The world’s biggest country, in a magazine. Since 1956.
Sunday, January 24, 2016
Each day on the Russian Life website, our database spools out a list of historical anniversaries connected with that day’s date. Quite often, I am intrigued by the juxtaposition of events. It is almost as if there were a thin thread across time, linking things together that one might never expect.
Last Friday, January 22, 2016, there were just four events, and I was struck by how they went a long way to describing a rather wide swath of Russian history. Here they are:
1440: Ivan III the Great, Grand Duke of Muscovy, was born.
1558: Russian troops cross the border into Livonia, beginning one of the longest wars in Russian history (1558-1583).
1904: George Balanchine, choreographer, born.
1980: Andrei Sakharov arrested and exiled to Gorky (present-day Nizhny Novgorod) for criticizing the Soviet invasion of Afghanistan.
Begin with Ivan III, the gatherer of Russian lands, the crusher of Veliky Novgorod, the grandfather of Ivan the Terrible. He ruled for 43 years and oversaw the tripling in size of the Russian state, the turning back of the Mongols, and the building of the Kremlin.
Then there is the start of the Livonian War, a decades-long battle that involved Russia’s northern and Baltic neighbors and Poland, and which ended in a defeat for Russia. There are many wars in Russian history, and this one perhaps had less territorial significance than most, but it set the stage for centuries of war to come in the North and West, and is a reminder of how many neighbors Russia has and how their relationships have continually fluctuated between ally and enemy.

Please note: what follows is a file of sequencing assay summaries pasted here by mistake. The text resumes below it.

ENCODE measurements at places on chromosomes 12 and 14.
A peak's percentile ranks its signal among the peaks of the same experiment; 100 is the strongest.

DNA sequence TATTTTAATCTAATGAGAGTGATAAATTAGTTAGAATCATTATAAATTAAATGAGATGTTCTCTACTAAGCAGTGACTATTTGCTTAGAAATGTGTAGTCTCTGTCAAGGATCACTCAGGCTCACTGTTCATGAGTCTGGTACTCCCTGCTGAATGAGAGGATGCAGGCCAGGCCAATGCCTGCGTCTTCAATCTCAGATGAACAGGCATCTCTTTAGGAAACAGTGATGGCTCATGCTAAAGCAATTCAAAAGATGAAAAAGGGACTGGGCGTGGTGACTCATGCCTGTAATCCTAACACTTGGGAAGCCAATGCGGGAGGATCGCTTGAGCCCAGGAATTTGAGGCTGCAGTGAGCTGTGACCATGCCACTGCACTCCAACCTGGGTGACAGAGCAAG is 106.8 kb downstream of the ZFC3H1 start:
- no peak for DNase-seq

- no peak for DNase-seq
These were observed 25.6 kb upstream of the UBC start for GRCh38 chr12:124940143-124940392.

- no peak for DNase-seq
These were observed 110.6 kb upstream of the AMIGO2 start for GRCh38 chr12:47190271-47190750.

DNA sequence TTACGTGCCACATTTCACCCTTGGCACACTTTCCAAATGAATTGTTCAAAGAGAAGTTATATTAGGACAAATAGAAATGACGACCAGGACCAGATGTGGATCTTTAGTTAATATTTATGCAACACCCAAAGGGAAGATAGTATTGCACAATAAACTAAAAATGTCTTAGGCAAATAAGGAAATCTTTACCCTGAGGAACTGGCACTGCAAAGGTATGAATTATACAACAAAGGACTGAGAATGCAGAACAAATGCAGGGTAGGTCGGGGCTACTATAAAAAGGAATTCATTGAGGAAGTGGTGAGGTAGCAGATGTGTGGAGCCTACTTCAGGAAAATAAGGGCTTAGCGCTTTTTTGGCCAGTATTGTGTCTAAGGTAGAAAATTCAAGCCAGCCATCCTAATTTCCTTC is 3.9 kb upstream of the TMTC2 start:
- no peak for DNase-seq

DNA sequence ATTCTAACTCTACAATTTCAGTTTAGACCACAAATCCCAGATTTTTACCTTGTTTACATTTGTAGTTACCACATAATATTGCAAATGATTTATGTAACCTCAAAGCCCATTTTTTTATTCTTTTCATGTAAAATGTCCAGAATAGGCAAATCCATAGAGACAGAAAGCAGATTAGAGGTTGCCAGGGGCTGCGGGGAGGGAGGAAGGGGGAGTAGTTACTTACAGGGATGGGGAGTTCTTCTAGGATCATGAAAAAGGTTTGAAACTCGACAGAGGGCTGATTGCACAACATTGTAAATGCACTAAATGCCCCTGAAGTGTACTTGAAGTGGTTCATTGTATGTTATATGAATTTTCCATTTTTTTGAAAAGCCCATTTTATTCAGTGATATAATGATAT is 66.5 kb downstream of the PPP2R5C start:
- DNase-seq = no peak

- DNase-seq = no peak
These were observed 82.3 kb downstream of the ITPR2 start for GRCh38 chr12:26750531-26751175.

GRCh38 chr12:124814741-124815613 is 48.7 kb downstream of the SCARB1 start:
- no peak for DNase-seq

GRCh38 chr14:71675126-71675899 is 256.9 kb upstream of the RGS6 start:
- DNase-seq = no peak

George Balanchine, the father of American ballet (founder of the New York City Ballet), can stand as a symbol for the amazing artistic gifts that Russia (and its dominions, in this case Georgia) has bequeathed the world. His life and work also shows the beauty that can come when a genius expresses the experience and traditions of many cultures through his work.
Finally there is Andrei Sakharov, a paragon of decency, honor and human values. A Nobel Prize winning physicist, he was also an esteemed activist and dissident, choosing to follow his conscience rather than the dictates of the State. Sakharov is one of the finest representatives of resistance to, and overcoming, Soviet authoritarianism, but also to the shortfalls of democratic reform in the 1990s.
A recent letter that the editors of Russian Life received from one of its respected readers was directed at Mikhail Ivanov and one of his “Survival Russian” columns. We felt it deserved a longer response than space in the magazine allowed.
How should we understand current political dissent in Russia? Russian Life publisher Paul Richardson met with long-time Soviet/Russian political dissident Alexander Skobov to get his views on what is going on in Russia and where things are headed.